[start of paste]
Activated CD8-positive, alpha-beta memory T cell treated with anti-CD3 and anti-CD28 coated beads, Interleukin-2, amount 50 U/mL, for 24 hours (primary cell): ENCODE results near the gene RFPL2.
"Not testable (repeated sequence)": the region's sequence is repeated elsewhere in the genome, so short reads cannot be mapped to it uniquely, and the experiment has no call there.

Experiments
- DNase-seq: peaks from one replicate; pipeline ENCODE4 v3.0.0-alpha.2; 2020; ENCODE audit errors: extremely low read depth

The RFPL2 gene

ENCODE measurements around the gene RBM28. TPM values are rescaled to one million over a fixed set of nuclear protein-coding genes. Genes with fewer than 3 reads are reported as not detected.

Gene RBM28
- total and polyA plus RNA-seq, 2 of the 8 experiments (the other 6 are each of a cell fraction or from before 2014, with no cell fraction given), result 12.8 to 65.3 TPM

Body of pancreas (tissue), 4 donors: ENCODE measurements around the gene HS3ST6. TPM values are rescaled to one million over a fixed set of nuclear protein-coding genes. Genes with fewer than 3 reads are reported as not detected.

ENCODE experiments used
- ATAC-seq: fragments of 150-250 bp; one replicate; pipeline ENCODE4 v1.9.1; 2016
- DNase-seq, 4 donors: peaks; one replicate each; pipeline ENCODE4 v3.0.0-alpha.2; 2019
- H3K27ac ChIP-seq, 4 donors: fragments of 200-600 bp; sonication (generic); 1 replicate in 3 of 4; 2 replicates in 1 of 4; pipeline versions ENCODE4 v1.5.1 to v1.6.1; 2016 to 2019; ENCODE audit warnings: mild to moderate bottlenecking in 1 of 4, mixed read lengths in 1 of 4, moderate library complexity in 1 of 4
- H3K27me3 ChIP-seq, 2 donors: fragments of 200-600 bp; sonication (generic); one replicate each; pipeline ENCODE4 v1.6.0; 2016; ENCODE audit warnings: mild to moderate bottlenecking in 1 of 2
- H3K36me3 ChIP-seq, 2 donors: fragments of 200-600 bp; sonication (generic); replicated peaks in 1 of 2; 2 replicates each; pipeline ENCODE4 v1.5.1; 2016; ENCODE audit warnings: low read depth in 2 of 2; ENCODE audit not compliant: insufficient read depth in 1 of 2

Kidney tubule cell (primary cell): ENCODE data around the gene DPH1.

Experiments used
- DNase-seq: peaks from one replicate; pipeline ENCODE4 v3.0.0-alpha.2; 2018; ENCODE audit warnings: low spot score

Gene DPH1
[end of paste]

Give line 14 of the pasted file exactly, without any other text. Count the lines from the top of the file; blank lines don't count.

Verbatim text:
- H3K27me3 ChIP-seq, 2 donors: fragments of 200-600 bp; sonication (generic); one replicate each; pipeline ENCODE4 v1.6.0; 2016; ENCODE audit warnings: mild to moderate bottlenecking in 1 of 2